So with “100 Hands”, and just as that’s a good way to do it, is as an exercise book, and testing yourself first. The thing that is the biggest problem with people learning poker that causes this divide between understanding theory, and then actually being a really good player on top of that, is how actively you learn, right? So when I started learning the game, I kind of only developed and expertise in this format of poker because I used to discuss it on Skype, on Sweats, and forums with really good players at the time back in sort of 2009 when I first started playing seriously.
Because I was so interactive, and I was being put on the spot, then I started training, and coaching, and making videos, and you have to be accountable there, right? You have to actually talk, and know what you’re talking about, and sound competent. So that forced me, that articulation, and that need to articulate forced me to apply the concepts. So it was a very good saying in any kind of education, and I’m kind of first and foremost like an educator. So I always like, “Go down this road.” Right?
But the saying is that, “You don’t actually know anything properly until you can articulate it, independently, in your own words.” So the student just needs to test themselves first, pose themselves questions, try and answer them. And only then refer to higher sources of knowledge like books, their coach, whatever. So when I do a coaching session with a student, I think it’s super important not to just say, “In this spot you should fold because of blah, blah, blah.” How much of that will they retain? Maybe 10, 15 percent.
If you say, “What were your reasons for calling here first?” And then, “What do you think of those reasons? Which are good? Which are bad? Can you think of any better reasons now out of game? And how could you have stopped that thought process occurring end game, and replace it with a better one next time?” That’s a much better way to do it. So accountability, not passive learning, totally emphasis on testing yourself and being active with all of your learning I think is really important.
Zac: That’s great advice, and it’s been really inspiring to see some of the Red Chip Poker students graduate from being grinders, and professionals, to coaches themselves. And in interviewing a lot of the coaches, I’ve seen that they’ve kind of went through this process of developing their own training material for themselves almost. Whether that was a notebook where they collected some of the best nuggets of strategy, and put it together. They made their own spreadsheets, or their own programs to analyze different situations. Or just use the programs of others. It seems to be that there is this process that one has to go through in order to create one’s own study plan, and that can ultimately arrive at something of value to other players as well.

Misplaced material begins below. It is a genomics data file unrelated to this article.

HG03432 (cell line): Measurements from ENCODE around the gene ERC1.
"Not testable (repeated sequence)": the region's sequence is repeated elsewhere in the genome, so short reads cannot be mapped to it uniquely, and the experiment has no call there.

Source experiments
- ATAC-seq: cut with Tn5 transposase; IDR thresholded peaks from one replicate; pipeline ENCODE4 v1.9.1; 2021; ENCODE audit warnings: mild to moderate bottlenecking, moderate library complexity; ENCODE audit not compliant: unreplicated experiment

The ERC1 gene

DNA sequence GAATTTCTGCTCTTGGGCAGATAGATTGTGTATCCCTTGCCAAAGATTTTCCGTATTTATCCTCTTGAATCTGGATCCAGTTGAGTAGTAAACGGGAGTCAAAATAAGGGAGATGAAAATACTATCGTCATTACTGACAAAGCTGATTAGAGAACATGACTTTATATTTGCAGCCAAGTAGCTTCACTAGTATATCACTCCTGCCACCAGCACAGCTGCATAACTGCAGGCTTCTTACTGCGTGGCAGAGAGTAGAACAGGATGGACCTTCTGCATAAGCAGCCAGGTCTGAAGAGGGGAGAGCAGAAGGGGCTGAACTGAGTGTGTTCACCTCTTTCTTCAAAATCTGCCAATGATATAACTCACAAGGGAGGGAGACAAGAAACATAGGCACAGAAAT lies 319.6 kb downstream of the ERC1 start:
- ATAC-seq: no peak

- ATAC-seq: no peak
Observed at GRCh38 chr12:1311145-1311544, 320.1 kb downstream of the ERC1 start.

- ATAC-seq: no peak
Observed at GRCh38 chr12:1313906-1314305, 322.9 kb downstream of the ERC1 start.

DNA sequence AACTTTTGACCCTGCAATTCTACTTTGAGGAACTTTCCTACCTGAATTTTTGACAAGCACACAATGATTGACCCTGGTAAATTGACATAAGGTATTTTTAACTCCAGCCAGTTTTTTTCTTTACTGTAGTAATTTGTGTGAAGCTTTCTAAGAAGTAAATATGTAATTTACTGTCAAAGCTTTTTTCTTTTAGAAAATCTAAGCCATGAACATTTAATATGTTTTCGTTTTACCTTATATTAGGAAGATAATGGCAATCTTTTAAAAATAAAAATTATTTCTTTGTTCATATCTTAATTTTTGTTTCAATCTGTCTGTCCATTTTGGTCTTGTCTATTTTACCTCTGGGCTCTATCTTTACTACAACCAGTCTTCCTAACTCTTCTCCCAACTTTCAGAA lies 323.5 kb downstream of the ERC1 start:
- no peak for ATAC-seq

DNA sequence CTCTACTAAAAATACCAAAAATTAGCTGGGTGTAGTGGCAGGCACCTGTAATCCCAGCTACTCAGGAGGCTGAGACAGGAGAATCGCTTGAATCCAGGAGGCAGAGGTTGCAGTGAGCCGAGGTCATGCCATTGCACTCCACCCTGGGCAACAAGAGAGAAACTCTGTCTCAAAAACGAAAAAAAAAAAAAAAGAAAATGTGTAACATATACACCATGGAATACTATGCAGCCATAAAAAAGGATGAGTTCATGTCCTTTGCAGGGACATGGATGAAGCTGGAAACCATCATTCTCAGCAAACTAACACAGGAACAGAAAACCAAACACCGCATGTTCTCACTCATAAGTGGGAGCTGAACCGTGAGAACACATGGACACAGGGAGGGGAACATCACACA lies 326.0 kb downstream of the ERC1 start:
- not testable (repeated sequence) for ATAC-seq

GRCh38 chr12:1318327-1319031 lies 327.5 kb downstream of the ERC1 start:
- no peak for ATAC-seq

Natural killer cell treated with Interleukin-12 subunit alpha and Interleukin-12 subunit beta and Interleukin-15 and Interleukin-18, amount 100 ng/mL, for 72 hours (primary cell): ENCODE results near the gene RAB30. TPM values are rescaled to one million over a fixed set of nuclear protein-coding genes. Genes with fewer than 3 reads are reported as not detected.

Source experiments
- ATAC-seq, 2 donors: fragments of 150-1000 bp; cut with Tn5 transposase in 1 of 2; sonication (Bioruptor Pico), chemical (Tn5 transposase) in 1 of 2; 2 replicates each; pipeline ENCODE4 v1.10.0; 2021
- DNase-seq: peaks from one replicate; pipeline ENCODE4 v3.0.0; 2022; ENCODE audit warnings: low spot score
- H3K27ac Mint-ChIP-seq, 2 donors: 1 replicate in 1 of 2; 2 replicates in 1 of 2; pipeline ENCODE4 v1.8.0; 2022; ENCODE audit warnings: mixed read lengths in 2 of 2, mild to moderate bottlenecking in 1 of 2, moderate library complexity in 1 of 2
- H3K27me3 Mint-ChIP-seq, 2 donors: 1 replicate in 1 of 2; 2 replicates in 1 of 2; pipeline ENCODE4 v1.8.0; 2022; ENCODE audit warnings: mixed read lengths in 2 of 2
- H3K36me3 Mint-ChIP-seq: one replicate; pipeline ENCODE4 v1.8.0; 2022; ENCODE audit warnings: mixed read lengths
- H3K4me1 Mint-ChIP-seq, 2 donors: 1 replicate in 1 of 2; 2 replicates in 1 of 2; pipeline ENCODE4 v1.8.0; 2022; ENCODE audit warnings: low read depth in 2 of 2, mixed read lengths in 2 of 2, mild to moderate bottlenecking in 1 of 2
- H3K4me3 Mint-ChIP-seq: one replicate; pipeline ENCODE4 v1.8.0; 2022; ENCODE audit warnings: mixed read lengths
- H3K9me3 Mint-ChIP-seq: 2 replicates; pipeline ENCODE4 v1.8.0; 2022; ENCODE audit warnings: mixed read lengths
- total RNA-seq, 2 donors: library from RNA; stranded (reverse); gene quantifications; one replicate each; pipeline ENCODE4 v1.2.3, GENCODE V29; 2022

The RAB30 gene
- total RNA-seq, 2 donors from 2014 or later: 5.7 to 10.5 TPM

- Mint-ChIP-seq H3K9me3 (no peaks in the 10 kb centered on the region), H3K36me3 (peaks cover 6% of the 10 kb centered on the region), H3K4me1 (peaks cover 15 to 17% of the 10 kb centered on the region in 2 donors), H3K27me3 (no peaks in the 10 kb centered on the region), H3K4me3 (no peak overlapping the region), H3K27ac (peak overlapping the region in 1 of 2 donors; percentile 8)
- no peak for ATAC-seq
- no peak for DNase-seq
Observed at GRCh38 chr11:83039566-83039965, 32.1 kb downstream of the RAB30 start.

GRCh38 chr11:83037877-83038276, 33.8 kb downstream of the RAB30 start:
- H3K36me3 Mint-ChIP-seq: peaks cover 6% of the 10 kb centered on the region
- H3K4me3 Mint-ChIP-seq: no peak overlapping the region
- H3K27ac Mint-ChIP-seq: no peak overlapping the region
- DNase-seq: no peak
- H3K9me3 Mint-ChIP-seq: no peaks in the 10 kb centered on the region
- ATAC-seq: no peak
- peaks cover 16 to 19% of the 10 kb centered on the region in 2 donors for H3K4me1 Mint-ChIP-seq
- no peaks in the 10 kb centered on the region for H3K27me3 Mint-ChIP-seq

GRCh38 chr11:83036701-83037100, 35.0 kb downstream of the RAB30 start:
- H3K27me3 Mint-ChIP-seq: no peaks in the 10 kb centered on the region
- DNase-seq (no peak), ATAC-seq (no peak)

Peter: Yeah absolutely Zac, and you know what it is? It’s about having your own web of coherent beliefs right? That is yours, and is only dependent on knowledge that you have actually learned, and you remember how you’ve learned and stuff like that. Because if you just start taking random things out of other people’s ways of belief, what you end up with is basically a sprawling mess of concepts. And that’s what we call “TMI” in the industry right? “Too much information”.
So if you can build up a foundation for yourself, and I guess the higher concept rest upon the lower concepts, and it’s all a big pyramid, and it’s all steady at the bottom. Then you’re likely to have a very strong game. Whereas if you start taking bricks out of the bottom of it, and stuff like that, it can all fall apart very quickly. That’s why that personalized foundation that you create yourself is so important, I agree with that 100 percent.
Zac: So let’s take it over to strategy. You’re talking about introducing the fundamentals of poker strategy. A six max strategy specifically in this book of “100 Hands”. So I’m curious what are to you, the fundamentals? What are the key areas of poker that we need to be studying in order to win?
Peter: I guess what you could do is you could like through “Grinders Manual” just on the contents page, and you could see how the book’s segregated. Because my first book I tried to outline that, and then within “100 Hands” I tried to create practice examples for it? So in a nutshell looking at things like pre flop ranges, flop strategy and so much more you will start to improve. You will learn more about facing C-bets on the flop, and how you develop your ranges and strategies for calling them, raising them, and folding to them within your hand frequencies.
Turn play, viraling turns. When to do it, when not to do it. How to split up your range after you C-bet flop, and gotten called. River play to some extent as well, although it’s less common. And then your pre flop fundamentals would be either three bet game, which is one of the most important areas pre flop, and it comes up all the time. Your stealing game, just winning enough. Common father if you like, money that keeps you going, that let’s you survive the blinds. And then you get into facing three bets, and how you would handle that.
So that’s zooming out a bazillion miles, right? And looking at it from a birds eye view. But then as you go closer, I think what’s intimating and difficult is that all of those little areas that I listed in one minute there, are enormous. Each one on it’s own is a hugely massive realm where it’s so easy to get lost, and that’s why I think having “100 Hands” as a companion is good, because you can just always test yourself, and make sure that you stay active within all of those little realms and not just get lost with all this theory that’s not properly learned. So that’s the zoom out picture, but so much within each of those topics. It would take so long to describe absolutely everything.